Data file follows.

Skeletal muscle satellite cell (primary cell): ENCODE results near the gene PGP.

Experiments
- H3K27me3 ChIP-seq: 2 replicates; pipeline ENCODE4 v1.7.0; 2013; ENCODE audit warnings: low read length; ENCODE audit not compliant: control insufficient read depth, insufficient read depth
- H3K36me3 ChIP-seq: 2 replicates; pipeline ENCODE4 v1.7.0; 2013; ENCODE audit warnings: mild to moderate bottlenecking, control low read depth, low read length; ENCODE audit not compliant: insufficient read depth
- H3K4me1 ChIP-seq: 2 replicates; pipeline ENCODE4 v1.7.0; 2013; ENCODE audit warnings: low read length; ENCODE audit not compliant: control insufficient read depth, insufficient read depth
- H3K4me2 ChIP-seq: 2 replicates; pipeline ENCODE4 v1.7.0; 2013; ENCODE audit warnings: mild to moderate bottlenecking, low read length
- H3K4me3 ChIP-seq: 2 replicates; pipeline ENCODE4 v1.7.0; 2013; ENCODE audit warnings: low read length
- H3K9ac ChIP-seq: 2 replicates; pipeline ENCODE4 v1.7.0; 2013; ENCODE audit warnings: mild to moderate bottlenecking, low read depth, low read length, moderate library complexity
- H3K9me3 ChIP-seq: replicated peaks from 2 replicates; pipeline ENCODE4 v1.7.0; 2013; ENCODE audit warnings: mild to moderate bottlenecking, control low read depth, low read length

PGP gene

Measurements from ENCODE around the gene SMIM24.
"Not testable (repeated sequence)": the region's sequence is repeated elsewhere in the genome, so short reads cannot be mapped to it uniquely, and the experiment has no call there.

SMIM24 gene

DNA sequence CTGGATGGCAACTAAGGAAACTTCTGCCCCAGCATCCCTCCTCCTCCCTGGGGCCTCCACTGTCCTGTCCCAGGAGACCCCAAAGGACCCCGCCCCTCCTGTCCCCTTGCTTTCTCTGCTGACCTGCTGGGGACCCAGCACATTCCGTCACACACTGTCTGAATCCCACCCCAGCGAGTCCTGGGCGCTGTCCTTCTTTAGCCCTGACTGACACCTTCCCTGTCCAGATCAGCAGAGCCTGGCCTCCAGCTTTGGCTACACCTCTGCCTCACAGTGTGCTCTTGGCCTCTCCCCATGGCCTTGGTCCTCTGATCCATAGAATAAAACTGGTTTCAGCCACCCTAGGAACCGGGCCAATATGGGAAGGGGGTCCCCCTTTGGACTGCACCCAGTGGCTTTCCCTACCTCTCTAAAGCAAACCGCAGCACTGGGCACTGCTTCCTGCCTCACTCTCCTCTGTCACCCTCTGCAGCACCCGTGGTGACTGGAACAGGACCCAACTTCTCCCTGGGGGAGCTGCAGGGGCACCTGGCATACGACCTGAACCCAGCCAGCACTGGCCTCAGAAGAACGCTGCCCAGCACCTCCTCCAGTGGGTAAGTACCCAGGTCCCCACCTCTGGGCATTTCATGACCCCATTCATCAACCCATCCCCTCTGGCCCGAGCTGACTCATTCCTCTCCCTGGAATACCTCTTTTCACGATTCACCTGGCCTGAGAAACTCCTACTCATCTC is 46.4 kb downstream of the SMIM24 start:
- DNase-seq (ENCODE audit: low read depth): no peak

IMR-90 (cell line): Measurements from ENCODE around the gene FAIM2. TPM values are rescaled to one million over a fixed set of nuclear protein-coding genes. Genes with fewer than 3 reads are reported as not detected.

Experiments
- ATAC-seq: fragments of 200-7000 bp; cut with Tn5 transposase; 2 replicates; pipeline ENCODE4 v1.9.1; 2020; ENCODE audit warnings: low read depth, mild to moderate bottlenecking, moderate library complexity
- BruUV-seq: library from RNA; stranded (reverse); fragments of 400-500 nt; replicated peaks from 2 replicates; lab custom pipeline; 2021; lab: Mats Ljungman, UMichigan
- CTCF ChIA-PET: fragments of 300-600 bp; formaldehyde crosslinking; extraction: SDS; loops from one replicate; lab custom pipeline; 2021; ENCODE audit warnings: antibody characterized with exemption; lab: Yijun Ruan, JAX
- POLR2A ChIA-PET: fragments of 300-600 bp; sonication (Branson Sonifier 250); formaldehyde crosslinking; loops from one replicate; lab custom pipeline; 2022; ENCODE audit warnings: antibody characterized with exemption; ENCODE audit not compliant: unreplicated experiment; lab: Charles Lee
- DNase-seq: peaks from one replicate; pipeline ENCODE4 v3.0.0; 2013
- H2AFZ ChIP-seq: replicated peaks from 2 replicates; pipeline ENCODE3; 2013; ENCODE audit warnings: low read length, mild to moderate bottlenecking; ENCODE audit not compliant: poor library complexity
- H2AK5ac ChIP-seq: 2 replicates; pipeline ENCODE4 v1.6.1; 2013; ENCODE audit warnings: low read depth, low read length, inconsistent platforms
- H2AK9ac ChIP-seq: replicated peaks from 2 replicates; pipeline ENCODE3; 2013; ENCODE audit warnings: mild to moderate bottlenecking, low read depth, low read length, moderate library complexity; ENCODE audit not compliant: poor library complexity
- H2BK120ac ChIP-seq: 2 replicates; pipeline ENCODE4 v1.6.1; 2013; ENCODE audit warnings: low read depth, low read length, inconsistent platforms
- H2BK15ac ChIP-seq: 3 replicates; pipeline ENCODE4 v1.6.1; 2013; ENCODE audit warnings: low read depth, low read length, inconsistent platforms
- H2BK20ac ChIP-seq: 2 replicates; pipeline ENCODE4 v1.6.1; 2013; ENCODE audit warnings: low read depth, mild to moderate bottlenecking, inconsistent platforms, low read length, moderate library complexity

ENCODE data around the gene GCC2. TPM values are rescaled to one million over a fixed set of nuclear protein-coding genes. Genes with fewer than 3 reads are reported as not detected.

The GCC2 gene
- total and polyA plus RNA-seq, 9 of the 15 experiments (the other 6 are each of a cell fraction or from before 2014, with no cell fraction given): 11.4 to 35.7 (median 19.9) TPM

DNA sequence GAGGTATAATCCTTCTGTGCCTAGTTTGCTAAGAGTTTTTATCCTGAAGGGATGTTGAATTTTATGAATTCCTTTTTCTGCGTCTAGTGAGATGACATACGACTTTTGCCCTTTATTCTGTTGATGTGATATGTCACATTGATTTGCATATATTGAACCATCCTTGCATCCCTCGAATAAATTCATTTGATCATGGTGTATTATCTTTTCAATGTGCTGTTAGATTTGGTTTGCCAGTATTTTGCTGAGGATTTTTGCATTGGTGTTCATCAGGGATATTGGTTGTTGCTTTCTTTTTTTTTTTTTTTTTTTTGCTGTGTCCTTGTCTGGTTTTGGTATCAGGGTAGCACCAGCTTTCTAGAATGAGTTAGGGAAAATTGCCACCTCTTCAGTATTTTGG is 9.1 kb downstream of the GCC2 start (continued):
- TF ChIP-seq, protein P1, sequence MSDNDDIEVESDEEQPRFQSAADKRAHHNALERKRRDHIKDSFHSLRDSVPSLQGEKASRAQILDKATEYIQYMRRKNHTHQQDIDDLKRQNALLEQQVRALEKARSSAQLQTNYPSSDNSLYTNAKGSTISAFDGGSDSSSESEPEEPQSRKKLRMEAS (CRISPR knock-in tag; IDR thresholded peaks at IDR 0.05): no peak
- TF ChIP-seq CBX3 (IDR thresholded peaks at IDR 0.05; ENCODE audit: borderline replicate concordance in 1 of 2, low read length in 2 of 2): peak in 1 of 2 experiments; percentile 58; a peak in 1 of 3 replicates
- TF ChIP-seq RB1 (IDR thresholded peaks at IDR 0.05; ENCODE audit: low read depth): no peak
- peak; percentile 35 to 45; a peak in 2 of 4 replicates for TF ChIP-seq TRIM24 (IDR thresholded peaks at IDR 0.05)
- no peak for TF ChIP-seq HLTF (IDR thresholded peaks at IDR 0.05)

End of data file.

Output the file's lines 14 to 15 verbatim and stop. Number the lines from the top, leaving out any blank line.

DNA sequence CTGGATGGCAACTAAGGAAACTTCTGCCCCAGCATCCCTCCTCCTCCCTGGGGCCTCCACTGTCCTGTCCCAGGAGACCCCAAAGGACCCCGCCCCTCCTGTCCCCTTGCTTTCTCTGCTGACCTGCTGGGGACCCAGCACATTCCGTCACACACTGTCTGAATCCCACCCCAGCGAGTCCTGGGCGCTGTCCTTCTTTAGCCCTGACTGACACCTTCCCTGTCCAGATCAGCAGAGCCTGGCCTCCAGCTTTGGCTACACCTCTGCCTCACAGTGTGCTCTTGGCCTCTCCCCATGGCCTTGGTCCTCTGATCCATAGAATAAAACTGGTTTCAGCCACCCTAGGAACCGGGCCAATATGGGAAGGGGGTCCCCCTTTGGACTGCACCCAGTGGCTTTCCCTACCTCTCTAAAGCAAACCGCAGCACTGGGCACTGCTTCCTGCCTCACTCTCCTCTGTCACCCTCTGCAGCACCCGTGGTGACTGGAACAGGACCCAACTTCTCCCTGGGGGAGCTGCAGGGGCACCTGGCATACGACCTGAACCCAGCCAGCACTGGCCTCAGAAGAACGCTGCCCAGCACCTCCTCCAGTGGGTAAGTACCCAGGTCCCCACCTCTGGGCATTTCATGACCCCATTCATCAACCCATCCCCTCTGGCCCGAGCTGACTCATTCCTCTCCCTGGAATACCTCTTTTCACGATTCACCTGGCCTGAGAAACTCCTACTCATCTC is 46.4 kb downstream of the SMIM24 start:
- DNase-seq (ENCODE audit: low read depth): no peak